Psychedelic Harm Reduction and Integration (PHRI) is a transtheoretical and transdiagnostic clinical approach to working with patients who are using or considering using psychedelics in any context. The ongoing discussion of psychedelics in academic research and mainstream media, coupled with recent law enforcement deprioritization of psychedelics and compassionate use approvals for psychedelic-assisted therapy, make this model exceedingly timely. Given the prevalence of psychedelic use, the therapeutic potential of psychedelics, and the unique cultural and historical context in which psychedelics are placed, it is important that mental health providers have an understanding of the unique motivations, experiences, and needs of people who use them. PHRI incorporates elements of harm reduction psychotherapy and psychedelic-assisted psychotherapy, and can be applied in both brief and ongoing psychotherapy interactions. PHRI represents a shift away from assessment limited to untoward outcomes of psychedelic use and abstinence-based addiction treatment paradigms and toward a stance of compassionate, destigmatizing acceptance of patients’ choices. Considerations for assessment, preparation, and working with difficult experiences are presented.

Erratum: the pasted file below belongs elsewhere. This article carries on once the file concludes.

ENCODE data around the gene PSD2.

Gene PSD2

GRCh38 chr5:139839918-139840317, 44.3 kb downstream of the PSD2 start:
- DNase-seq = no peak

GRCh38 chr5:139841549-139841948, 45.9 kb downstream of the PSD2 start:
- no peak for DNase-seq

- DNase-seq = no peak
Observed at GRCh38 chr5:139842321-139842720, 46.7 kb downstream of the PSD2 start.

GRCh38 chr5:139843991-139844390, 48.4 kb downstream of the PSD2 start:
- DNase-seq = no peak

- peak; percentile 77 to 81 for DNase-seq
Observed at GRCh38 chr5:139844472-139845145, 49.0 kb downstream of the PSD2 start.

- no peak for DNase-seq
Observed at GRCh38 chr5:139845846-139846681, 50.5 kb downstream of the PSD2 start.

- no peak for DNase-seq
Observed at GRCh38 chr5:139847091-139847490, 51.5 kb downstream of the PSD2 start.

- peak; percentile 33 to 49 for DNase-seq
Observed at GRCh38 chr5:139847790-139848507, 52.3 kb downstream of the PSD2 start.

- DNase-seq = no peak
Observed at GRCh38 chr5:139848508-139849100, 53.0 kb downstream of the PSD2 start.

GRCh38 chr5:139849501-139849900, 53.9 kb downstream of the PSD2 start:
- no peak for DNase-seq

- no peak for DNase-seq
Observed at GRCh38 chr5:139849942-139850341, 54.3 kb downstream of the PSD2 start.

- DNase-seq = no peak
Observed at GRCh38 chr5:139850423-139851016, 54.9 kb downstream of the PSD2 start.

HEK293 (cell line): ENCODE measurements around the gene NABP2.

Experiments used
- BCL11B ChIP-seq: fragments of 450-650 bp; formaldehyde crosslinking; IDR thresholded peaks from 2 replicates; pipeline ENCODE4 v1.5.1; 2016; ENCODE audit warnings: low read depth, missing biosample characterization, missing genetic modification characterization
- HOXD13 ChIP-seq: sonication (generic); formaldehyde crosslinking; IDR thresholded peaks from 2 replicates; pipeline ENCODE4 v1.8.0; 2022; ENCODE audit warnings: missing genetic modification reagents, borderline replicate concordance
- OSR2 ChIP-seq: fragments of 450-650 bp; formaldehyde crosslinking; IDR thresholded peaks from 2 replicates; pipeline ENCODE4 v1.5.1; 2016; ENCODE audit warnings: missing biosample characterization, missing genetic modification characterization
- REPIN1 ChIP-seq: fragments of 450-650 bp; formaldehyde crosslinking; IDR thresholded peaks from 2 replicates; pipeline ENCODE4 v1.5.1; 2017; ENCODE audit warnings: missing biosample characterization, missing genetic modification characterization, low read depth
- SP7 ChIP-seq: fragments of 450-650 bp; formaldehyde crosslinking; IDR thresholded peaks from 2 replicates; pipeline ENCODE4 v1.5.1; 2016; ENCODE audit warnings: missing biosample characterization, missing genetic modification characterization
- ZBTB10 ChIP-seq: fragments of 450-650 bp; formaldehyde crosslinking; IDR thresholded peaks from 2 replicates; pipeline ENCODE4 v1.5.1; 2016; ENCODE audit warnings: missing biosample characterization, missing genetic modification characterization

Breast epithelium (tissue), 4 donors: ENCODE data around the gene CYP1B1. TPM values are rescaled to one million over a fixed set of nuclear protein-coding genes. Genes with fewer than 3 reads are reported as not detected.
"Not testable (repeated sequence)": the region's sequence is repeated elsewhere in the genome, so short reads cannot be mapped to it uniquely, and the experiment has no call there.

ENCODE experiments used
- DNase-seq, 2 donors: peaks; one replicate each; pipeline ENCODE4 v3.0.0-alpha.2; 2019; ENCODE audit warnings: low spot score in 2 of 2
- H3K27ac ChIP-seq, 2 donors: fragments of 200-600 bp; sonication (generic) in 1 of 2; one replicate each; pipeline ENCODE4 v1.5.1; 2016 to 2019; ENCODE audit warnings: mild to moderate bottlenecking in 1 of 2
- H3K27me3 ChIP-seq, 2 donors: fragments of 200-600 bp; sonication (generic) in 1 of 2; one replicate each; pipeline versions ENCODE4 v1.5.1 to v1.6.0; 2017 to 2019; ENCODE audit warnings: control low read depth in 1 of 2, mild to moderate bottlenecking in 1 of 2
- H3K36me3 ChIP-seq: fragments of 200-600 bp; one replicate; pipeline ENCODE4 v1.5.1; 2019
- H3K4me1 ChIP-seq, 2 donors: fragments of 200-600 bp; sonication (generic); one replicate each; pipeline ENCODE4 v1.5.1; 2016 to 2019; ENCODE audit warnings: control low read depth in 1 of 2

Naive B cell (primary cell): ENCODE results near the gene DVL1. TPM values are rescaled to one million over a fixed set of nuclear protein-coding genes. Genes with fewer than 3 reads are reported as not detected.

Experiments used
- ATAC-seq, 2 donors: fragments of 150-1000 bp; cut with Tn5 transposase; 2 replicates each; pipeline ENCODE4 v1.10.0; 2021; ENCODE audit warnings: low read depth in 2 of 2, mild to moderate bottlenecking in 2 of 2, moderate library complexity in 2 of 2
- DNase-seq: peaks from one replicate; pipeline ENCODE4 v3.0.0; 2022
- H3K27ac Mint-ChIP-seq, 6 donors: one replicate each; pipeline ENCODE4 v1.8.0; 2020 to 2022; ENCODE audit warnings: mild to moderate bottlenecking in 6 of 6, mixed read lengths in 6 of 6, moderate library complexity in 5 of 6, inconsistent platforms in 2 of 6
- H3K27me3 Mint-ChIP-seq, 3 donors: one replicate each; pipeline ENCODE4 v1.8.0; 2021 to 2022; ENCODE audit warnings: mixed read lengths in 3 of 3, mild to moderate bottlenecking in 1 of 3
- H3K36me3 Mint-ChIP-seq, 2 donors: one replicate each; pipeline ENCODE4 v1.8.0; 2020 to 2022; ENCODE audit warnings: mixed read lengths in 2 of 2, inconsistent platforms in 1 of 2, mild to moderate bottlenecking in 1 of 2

Gorman, I., Nielson, E. M., Molinar, A., Cassidy, K., & Sabbagh, J. (2021). Psychedelic Harm Reduction and Integration: A Transtheoretical Model for Clinical Practice. Frontiers in psychology, 12, 645246. https://doi.org/10.3389/fpsyg.2021.645246

Link to full text

Associations between lifetime classic psychedelic use and markers of physical health

Abstract

Background: In recent years, there has been significant research on the mental health effects of classic psychedelic use, but there is very little evidence on how classic psychedelics might influence physical health.